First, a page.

ISSUE 4 (OCTOBER - DECEMBER) 2016
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HUMANITIES SCIENCE POLITICS
Science, People & Politics ISSN 1751-598x, 25th November, 2016. 18.00 GMT
ANTHROPOCENE FEATURE |16
The changes we have caused are, he believes, profound enough to
justify the designation of this new age, the age of humans. Those
changes include: mass extinctions; widespread ecosystem destruction;
the introduction of invasive species that are creating novel new ecosys-
tems; ocean acidification, which is changing the chemical makeup of the
seas, and will trigger future biological change; the damming of most of
the world's rivers; the re-engineering of the nitrogen and other funda-
mental planetary cycle; damaging the ozone layer; and filling the atmos-
ing the planet, and could prevent the emergence of the next glaciation.
Crutzen's notion may become official. The International Commission on
Stratigraphy, the body in charge of these things, could soon receive a
proposal to recommend for geological endorsement that we have left the
Holocene and entered the Anthropocene.
Precisely when the anthropocene began is a moot point. Crutzen's origi-
nal proposal was that the trigger came about 200 years ago, when coal-
burning steam engines launched the industrial age. By unleashing the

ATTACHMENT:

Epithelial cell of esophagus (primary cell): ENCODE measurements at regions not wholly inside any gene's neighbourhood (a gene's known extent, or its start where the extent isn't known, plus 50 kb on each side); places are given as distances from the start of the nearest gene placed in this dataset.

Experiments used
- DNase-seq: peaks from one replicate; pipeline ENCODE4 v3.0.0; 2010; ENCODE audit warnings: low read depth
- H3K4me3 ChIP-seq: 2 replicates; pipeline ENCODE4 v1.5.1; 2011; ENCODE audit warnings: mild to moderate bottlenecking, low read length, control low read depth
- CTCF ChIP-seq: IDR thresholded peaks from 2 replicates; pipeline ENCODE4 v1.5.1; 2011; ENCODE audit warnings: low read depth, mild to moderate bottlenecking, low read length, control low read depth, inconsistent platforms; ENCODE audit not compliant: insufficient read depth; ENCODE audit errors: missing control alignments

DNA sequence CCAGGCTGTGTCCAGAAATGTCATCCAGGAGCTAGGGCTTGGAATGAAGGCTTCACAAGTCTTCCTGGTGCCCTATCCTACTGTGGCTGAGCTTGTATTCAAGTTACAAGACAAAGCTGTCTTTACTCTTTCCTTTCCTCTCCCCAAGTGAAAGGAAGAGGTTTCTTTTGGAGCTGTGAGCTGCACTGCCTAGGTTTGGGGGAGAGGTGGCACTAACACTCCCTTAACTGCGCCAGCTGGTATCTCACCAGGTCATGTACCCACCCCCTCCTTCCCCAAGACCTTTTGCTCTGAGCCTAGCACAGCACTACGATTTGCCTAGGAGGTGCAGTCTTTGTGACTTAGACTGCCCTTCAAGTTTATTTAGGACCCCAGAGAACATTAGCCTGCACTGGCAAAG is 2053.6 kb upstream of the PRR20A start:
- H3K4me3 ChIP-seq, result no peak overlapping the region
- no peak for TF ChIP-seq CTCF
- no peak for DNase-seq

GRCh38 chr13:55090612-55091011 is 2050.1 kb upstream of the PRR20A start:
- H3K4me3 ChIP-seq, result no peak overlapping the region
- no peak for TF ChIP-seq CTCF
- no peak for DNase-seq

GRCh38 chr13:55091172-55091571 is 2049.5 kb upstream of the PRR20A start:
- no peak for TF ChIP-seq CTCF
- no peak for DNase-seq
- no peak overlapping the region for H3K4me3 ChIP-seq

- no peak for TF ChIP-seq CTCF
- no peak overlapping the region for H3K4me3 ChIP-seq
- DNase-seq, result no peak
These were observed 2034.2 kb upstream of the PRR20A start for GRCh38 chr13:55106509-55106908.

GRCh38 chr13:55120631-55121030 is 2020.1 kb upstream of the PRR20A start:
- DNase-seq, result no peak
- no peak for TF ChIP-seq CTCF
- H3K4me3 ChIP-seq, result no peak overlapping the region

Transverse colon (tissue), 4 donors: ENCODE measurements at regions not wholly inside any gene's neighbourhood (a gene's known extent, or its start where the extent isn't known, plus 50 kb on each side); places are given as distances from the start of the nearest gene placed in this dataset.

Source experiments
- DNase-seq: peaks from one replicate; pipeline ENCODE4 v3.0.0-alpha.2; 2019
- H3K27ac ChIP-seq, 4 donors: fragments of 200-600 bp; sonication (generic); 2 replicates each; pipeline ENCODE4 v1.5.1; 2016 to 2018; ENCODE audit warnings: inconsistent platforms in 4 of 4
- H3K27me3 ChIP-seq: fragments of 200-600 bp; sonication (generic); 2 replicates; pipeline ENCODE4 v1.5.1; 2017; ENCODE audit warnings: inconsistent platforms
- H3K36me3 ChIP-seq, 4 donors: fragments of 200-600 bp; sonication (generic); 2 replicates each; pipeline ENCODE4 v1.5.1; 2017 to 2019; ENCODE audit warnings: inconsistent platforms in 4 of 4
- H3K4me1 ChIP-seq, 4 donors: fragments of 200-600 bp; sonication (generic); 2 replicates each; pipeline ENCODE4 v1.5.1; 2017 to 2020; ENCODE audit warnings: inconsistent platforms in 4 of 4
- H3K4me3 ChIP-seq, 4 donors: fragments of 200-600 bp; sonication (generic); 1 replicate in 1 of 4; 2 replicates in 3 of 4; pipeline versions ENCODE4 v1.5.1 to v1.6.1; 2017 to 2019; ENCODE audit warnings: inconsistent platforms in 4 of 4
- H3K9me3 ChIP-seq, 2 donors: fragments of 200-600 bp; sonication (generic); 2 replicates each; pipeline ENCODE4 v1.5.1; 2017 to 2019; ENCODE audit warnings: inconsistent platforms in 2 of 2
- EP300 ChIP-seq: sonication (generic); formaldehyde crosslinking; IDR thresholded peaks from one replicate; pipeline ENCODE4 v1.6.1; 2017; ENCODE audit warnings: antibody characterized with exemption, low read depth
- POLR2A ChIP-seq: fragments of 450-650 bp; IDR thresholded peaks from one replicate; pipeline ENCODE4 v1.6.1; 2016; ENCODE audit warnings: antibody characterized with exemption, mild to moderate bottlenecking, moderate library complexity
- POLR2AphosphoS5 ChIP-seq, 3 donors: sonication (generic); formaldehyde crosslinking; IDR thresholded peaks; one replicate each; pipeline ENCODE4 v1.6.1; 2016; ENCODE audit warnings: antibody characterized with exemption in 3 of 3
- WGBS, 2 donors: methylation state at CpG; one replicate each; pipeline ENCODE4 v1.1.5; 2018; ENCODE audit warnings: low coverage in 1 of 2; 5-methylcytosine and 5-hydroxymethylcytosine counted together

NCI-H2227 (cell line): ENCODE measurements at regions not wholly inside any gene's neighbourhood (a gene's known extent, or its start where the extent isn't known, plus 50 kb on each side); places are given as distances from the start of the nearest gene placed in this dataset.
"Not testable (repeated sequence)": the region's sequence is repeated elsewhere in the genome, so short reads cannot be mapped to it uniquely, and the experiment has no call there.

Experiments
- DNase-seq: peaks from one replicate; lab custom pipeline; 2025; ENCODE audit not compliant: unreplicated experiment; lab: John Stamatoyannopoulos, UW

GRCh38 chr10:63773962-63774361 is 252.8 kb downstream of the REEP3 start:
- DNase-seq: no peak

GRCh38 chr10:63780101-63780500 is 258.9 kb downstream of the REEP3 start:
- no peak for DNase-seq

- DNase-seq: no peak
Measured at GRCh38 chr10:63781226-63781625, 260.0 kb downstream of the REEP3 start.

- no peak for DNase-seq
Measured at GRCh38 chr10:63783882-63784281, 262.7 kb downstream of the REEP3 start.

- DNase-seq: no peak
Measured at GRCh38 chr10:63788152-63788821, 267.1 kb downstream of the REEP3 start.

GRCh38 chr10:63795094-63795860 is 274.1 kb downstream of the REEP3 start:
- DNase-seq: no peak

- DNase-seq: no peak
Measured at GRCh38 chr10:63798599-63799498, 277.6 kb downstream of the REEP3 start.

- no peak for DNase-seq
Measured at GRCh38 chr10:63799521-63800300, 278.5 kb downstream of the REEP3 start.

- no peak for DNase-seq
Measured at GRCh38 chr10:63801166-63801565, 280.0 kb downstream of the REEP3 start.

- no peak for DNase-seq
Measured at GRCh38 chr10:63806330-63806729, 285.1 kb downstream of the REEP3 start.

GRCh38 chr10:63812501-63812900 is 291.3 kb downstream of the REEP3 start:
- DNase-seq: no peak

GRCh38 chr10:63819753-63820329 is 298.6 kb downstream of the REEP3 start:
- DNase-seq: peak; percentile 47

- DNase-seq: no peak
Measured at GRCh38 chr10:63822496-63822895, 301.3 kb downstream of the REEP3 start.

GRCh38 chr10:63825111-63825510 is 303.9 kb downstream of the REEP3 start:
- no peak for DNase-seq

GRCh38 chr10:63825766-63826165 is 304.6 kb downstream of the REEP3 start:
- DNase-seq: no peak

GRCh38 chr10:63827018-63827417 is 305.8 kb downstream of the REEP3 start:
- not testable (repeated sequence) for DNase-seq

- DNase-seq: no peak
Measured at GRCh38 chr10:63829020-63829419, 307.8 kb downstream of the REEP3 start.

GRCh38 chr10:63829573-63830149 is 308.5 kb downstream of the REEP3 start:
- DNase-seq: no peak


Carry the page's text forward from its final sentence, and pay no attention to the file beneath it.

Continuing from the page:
power of fossil fuels we transformed our capacity to sustain human life,
beginning the surge in human numbers from around one billion to the
present seven billion. And we began the remorseless rise in carbon
emissions in the atmosphere.
There are competing suggestions. One idea is to pinpoint the start to
the dawn of agriculture, when our imprint on the landscape began to
grow beyond that of the hunter and gatherer. Erle Ellis, a geographer at
the University of Maryland, has argued that from tropical forests to the
tundra we have, ever since, been transforming landscapes on a global
scale: wetting and drying them, foresting and deforesting them, planting
and burning, grazing and ploughing, hunting megafauna to extinction,
and transporting species around the world. There were only a few tens
of millions of us back then, but because we only had primitive tech-
nologies we used and abused a huge amount of land.
While there is an argument for such an early start to the anthropocene,
we already have a term for that time: the Holocene.
Issue 4 (October - December), 2016. Volume VII. Science, People & Politics ISSN 1751-598x.
Published Friday 25th November, 2016
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